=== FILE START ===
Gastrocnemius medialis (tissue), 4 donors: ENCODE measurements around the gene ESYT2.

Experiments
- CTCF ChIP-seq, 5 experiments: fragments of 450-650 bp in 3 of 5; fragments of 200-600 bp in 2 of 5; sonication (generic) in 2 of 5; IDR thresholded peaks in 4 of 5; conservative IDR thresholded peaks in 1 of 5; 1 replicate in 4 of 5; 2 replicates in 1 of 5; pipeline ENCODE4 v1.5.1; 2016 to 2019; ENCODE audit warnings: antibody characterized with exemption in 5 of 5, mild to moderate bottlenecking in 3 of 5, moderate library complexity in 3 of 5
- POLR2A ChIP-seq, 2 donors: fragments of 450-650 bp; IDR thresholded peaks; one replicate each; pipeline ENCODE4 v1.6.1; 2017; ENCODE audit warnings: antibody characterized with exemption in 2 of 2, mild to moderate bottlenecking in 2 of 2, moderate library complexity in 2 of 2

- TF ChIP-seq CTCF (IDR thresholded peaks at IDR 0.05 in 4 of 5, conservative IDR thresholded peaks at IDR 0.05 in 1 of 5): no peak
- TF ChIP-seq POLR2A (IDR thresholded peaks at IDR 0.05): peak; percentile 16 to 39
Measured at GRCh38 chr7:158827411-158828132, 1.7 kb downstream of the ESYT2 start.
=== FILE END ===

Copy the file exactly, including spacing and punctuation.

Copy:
Gastrocnemius medialis (tissue), 4 donors: ENCODE measurements around the gene ESYT2.

Experiments
- CTCF ChIP-seq, 5 experiments: fragments of 450-650 bp in 3 of 5; fragments of 200-600 bp in 2 of 5; sonication (generic) in 2 of 5; IDR thresholded peaks in 4 of 5; conservative IDR thresholded peaks in 1 of 5; 1 replicate in 4 of 5; 2 replicates in 1 of 5; pipeline ENCODE4 v1.5.1; 2016 to 2019; ENCODE audit warnings: antibody characterized with exemption in 5 of 5, mild to moderate bottlenecking in 3 of 5, moderate library complexity in 3 of 5
- POLR2A ChIP-seq, 2 donors: fragments of 450-650 bp; IDR thresholded peaks; one replicate each; pipeline ENCODE4 v1.6.1; 2017; ENCODE audit warnings: antibody characterized with exemption in 2 of 2, mild to moderate bottlenecking in 2 of 2, moderate library complexity in 2 of 2

- TF ChIP-seq CTCF (IDR thresholded peaks at IDR 0.05 in 4 of 5, conservative IDR thresholded peaks at IDR 0.05 in 1 of 5): no peak
- TF ChIP-seq POLR2A (IDR thresholded peaks at IDR 0.05): peak; percentile 16 to 39
Measured at GRCh38 chr7:158827411-158828132, 1.7 kb downstream of the ESYT2 start.